I’ve been to several Human Rights Campaign dinners, and they’re usually a mix of politics and pop — sometimes weighted heavily toward the latter. (There was the year that Charo sang … and sang … and sang.)
What was different about the Los Angeles event on Saturday was tone. Save for a rather hilarious monologue by Wanda Sykes, and the appearance of the L.A. Derby Dolls (which must be a generational thing), celebrity was kept to a minimum.
The evening was marked for its seriousness, perhaps because of the dire economy, but more likely because of the stinging defeat with the passage of Proposition 8, for which HRC bore a share of criticism, along with other groups involved in the campaign. For all of the hope that the state Supreme Court will overturn Proposition 8, the justices didn’t seem to be leaning that way in last week’s oral arguments, and there was little effort to try to sugar coat the reality. Sen. Diane Feinstein (D-Calif.), in her keynote, said, “We must hope for the best, but prepare for the worst.”
“Time doesn’t stop,” she reassured the crowd, “but it is on your side.”
In fact, the idea that the battle for same-sex marriage is long and hard-fought, fraught with victory and setbacks, was invoked among several of the speakers, including Los Angeles Mayor Antonio Villaraigosa and honoree John Duran, a West Hollywood city councilman. Duran’s involvement stretches back to the early 1980s, when he helped fight numerous outrageous efforts including Lyndon LaRouche’s 1986 proposition on the California ballot that would have quarantined HIV and AIDS patients It was soundly defeated. “We have been tested by time,” Duran said.
The major highlight, though, was civil rights leader Julian Bond, whose appearance underscored the disproportionate vote of African Americans in favor of Proposition 8. Although exact numbers have been disputed, in the days after its passage, the mere fact that a majority of African Americans supported Prop 8 caused plenty of consternation in the gay community. There were some reports of racial epithets at the protest marches in the weeks that followed, and organizers of the No on 8 campaign endured complaints that they didn’t do enough to reach out to the black community and form alliances with African-American churches.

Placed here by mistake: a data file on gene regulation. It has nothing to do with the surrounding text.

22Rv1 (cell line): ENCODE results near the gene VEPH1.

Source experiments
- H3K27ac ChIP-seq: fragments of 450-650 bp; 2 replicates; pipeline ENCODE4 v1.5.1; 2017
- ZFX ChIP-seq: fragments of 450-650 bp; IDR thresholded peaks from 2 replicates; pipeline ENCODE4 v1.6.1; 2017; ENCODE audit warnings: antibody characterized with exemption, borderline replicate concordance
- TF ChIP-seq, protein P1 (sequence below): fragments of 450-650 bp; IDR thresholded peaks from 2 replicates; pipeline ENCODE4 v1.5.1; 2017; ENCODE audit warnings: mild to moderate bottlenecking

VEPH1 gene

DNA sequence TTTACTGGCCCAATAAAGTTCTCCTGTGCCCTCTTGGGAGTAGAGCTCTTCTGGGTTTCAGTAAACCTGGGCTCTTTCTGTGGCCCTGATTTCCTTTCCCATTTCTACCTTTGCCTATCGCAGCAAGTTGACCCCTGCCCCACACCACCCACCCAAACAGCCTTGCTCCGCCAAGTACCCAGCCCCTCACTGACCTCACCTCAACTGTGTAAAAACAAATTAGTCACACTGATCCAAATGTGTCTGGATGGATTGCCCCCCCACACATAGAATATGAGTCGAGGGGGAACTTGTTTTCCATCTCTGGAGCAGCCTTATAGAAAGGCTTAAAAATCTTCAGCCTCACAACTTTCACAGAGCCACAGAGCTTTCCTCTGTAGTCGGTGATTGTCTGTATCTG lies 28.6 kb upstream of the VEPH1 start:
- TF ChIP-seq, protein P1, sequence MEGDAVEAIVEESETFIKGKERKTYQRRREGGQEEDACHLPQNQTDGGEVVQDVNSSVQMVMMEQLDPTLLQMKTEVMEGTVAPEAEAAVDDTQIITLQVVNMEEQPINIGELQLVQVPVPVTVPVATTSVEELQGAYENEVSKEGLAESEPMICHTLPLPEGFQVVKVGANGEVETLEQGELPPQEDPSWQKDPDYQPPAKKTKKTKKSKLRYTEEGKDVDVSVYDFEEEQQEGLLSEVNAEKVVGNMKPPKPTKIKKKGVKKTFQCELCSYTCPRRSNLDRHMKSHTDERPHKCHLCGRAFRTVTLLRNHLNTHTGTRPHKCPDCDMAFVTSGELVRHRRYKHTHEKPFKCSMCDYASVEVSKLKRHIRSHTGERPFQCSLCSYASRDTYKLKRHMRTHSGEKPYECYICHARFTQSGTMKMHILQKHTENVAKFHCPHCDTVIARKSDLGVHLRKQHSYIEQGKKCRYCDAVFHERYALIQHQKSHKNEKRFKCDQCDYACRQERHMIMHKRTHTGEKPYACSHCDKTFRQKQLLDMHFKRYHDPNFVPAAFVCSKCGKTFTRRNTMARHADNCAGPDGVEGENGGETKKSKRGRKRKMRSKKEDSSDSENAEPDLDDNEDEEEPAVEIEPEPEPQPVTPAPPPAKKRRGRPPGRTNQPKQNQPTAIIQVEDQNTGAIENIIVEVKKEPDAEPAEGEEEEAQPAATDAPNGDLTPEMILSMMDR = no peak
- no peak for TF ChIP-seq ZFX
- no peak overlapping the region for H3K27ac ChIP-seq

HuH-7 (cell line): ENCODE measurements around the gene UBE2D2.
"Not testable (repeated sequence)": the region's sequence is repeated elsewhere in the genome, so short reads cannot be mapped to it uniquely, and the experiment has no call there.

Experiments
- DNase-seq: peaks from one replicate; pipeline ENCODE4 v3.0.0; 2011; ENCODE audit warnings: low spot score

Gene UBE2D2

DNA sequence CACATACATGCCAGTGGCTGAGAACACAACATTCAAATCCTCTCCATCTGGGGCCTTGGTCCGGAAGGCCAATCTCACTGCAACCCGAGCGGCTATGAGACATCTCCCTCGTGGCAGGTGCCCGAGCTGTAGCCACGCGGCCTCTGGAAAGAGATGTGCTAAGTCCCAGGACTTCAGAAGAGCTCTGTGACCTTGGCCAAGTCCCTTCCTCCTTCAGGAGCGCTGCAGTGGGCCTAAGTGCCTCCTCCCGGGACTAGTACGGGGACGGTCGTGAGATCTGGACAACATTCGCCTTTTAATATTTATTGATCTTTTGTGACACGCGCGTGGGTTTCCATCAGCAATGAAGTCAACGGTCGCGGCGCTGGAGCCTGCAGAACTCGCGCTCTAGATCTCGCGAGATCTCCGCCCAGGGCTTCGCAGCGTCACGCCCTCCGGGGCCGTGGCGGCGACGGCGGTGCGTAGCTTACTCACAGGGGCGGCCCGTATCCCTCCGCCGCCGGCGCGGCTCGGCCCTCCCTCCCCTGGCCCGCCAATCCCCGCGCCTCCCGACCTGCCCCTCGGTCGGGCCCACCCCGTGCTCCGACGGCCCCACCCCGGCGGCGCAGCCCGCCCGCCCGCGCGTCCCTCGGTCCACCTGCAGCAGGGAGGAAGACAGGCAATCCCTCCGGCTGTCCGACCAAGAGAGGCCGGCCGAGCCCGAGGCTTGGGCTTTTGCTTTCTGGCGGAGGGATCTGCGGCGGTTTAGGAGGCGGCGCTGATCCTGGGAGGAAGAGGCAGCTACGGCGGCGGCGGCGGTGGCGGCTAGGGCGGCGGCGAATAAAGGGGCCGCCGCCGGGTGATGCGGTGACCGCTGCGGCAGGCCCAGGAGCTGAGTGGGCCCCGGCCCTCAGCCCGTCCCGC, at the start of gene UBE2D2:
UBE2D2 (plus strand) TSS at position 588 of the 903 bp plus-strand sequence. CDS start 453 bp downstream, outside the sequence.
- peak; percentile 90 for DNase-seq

Bond, the chairman of the NAACP, said that his organization did not take a position on gay marriage but did oppose Proposition 8, because it singled out one group of people for “discrimination” in a constitution. But he himself supports same-sex marriage, and he wasted few words in condemning homophobia in the African-American community. With a stately announcer’s voice that rarely rises to the higher range of decibels, Bond challenged resentments of the gay rights movement to the civil rights movement of the 1950s and 60s, pointing out that even though there are differences, “people of color ought to be flattered” that another group draws inspiration from their struggle.
“Black people, of all people, should not oppose equality, and that is what gay marriage is,” Bond said.
He even offered some words of praise for Republican National Committee chairman Michael Steele, who stirred religious wrath last week in part because he said that being gay is not a choice. (Bond also told Greg Hernandez, “I used to think he was not long for this job, now I’m sure.”)
But what was most powerful about his speech was his indictment of religion as a way to justify homophobia, and he cited the opposition not just of some African American religious leaders to same-sex marriage, but to the proposed Matthew Shepard Hate Crimes Act. He picked apart religious scripture condemning homosexuality, citing the absurdities of Leviticus, and went back in history to point out that religious arguments had been used against interracial marriage.
He drew some of the biggest cheers when he said, “God seems to have made room in his plan for interracial marriage, and he or she will no doubt do the same for same-sex marriage.”
To overuse an overused cliche, Bond was preaching to the choir. As the No on 8 campaign learned, the real hard work is shifting opinion well beyond the Wilshire corridor, away from the glitter and style of events like these. It’s the difference between a statewide TV campaign and a grassroots one. It’s also hard not to think whether things would have been different had he traveled up and down the state last year, but the period of picking apart the campaign seems to be giving way to a focus on what is ahead.
That’s not clear yet, but at the very least Bond offered encouragement that some of Prop 8’s most perplexing divisions would be addressed in a much greater way than they were during the campaign. With the (relative) lack of frivolity, that made for a fitting evening.